Most pet owners base their choice of pet food on a brand’s reputation for safety and quality. But judging a food’s quality and safety can be challenging. And if you’ve spent any time online, you’ve probably read this month’s popular and often-repeated misconception about pet food: No one regulates pet food in the United States.
It’s a myth that’s completely false. The fact is, in the United States, pet food is one of the most highly regulated food products, and it’s regulated at both the federal and state levels.
Pet food regulatory fact or fiction
Several agencies regulate pet food manufacturing and labeling: the U.S. Food and Drug Administration (FDA), U.S. Department of Agriculture (USDA), Federal Trade Commission (FTC) and individual state departments of agriculture.
The basic U.S. food and drug law is the Food, Drug and Cosmetic Act of 1938 (FD&C Act), which regulates both human and animal foods. This law has always required pet food makers and their suppliers to market safe products, including pet foods, treats and chews. Like food for people, the FD&C Act requires that pet food must be:
- Safe to eat
- Made under hygienic conditions
- Free of harmful substances
- Truthfully labeled
The FDA is also responsible for reviewing and approving food additives before they can be marketed, regardless of whether they’ll be used in human or pet foods. A food additive is any substance that directly or indirectly becomes part of a food or that affects a food’s characteristics, such as dyes and carrageenan.
More recently, the Food Safety Modernization Act (FSMA) mandated comprehensive changes to U.S. food safety regulations. This law created new requirements and mandatory product safety standards for almost all human and pet food makers, and focuses on preventing food-related illness rather than reacting to and correcting issues.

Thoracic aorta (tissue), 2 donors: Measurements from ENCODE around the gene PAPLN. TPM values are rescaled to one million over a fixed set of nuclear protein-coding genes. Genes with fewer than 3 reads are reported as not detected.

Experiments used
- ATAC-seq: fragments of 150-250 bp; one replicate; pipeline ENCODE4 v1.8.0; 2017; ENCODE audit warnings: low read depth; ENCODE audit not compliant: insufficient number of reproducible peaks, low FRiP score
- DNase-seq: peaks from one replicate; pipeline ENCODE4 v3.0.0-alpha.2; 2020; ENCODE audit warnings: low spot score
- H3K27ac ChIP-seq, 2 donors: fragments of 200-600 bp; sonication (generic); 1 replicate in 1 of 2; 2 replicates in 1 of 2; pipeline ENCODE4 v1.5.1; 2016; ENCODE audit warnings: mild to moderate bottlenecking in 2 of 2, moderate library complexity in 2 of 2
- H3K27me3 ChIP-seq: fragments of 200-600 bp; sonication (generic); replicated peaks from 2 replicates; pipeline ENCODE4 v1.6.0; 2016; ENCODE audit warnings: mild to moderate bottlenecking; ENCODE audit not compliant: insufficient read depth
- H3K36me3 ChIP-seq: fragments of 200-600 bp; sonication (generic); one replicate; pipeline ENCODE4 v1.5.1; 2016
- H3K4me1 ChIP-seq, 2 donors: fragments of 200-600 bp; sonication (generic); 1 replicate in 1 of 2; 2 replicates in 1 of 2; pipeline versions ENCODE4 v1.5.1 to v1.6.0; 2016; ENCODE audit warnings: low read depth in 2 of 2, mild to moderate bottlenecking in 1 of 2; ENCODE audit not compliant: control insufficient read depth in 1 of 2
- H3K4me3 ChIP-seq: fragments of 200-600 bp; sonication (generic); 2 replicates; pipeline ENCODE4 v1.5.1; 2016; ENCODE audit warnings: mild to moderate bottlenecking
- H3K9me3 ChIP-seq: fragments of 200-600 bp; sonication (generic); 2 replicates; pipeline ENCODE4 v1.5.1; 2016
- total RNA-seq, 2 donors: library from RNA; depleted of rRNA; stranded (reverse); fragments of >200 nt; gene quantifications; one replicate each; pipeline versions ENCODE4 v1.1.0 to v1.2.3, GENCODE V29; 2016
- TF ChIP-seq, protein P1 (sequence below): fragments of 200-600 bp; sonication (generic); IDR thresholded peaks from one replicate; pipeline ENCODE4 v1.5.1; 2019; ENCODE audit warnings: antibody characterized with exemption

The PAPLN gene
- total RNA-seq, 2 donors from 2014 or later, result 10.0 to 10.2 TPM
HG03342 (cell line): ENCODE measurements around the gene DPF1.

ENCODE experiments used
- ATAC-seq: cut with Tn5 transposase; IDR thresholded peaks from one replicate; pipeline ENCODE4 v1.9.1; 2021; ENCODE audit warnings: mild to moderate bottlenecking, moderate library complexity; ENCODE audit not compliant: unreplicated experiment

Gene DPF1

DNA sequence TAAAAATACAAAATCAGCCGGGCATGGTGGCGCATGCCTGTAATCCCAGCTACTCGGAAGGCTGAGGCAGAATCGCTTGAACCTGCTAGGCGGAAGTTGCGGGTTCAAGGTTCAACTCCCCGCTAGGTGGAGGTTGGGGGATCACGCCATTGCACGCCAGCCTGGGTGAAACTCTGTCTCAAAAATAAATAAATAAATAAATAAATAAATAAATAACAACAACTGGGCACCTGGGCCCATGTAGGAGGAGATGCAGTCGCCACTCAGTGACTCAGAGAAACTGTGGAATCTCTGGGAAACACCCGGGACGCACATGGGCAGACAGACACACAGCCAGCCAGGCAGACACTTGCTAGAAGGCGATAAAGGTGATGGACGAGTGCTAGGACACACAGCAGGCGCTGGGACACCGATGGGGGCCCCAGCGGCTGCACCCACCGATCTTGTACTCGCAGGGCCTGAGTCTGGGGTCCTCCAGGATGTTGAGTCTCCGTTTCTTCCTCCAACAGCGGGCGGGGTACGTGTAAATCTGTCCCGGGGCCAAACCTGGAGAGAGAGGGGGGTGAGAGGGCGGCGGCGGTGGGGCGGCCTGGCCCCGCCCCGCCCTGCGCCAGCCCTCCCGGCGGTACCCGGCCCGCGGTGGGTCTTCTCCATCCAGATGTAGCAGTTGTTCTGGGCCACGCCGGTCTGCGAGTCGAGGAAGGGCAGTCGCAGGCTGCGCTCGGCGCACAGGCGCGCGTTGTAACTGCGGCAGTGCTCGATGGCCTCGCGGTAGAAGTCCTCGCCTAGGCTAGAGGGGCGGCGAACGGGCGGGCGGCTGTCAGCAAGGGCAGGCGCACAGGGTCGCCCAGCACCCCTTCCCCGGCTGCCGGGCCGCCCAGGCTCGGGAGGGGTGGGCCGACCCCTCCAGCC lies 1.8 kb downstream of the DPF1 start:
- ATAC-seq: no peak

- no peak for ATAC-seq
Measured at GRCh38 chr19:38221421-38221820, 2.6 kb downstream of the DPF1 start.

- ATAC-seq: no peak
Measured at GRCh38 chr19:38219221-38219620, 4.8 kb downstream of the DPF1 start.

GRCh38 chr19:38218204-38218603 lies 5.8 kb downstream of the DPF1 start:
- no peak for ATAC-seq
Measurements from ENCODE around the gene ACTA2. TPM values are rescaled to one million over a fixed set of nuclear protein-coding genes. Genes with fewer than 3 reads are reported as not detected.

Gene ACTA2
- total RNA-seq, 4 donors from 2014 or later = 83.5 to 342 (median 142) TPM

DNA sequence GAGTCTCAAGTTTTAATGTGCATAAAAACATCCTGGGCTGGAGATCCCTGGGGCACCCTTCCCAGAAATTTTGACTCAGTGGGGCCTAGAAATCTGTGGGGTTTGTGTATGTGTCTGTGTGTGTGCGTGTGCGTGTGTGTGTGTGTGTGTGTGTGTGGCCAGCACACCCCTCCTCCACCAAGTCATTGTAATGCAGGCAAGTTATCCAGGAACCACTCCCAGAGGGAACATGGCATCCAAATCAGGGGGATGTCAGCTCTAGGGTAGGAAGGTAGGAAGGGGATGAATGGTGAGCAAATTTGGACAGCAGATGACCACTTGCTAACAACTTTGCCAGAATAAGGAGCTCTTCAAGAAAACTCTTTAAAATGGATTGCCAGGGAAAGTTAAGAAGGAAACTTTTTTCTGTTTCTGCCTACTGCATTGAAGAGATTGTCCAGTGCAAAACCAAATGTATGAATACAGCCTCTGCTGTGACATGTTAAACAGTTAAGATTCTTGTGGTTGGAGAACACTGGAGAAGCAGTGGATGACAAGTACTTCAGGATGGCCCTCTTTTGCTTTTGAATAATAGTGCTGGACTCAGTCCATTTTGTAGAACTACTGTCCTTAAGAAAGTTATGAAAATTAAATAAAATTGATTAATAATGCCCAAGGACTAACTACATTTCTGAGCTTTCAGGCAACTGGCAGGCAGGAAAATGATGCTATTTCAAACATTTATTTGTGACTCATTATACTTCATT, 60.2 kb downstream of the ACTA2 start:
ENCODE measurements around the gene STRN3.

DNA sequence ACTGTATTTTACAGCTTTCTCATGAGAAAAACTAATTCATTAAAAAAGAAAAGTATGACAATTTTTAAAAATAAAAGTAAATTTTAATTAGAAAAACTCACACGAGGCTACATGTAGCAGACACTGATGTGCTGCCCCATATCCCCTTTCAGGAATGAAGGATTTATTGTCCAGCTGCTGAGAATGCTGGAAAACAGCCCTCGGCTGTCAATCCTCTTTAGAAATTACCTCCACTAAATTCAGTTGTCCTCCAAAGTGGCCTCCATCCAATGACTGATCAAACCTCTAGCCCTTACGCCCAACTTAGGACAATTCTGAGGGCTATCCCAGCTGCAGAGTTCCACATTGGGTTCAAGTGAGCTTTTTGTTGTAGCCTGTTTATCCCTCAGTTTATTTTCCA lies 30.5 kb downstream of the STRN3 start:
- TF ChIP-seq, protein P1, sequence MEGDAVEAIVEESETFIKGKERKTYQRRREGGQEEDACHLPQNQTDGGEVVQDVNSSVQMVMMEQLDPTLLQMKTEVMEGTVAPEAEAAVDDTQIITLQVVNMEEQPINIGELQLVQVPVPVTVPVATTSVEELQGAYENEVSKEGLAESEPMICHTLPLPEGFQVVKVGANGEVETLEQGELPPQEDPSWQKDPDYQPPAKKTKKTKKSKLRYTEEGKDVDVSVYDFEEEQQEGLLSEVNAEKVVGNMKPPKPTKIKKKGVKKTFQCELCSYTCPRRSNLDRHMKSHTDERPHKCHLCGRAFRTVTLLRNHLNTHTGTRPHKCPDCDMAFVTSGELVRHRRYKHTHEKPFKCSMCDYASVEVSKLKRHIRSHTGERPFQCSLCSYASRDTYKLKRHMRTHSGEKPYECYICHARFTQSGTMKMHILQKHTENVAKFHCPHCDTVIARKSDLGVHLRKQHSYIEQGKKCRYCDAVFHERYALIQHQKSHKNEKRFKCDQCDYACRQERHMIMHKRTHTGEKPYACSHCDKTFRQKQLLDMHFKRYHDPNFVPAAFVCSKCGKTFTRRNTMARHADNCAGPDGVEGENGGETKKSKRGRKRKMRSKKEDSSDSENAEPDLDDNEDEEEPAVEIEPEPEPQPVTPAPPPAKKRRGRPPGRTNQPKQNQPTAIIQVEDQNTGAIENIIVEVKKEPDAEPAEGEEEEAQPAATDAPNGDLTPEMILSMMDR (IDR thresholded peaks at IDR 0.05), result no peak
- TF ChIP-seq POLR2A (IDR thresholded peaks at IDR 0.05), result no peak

You may be surprised to learn that all U.S. commercial pet food-making plants must be registered with the FDA and are regularly audited by FDA inspectors. Pet food makers are also regulated by two other federal agencies:
- The U.S. Department of Agriculture (USDA), whose inspectors determine which food animals can be used in both human and pet food
- The Federal Trade Commission (FTC), which regulates pet food labeling and advertising claims
At the state level, dog and cat foods may be even more tightly regulated, depending on the state and its feed control laws, food and drug acts, and weights and measures acts. Most states require pet food makers to register each product before it can be sold within that state. The registration process often involves state-level evaluations of products and labels to ensure compliance with state requirements.
What about AAFCO?
The Association of American Feed Control Officials (AAFCO) is a voluntary professional organization whose members are local, state and federal officials involved with regulating the sale of livestock feed and pet foods. Although individual AAFCO members are government employees who are responsible for enforcing animal feed regulations within their jurisdictions, including those related to pet foods, AAFCO itself has no regulatory authority. The association’s objectives are to:
- Protect animal and human health
- Ensure consumer protection
- Provide a level playing field for animal feed industry business
AAFCO members have created model pet food regulations, which many states have adopted. Working with nutrition experts, the organization also established nutrient profiles for dog and cat foods based on the nutrient requirements identified by the National Research Council.
We all — pet owners, veterinary nutritionists, veterinarians, pet food manufacturers and regulatory officials — want the same thing: safe, high-quality pet food. And it’s something that pet food makers, including Diamond Pet Foods, take very seriously.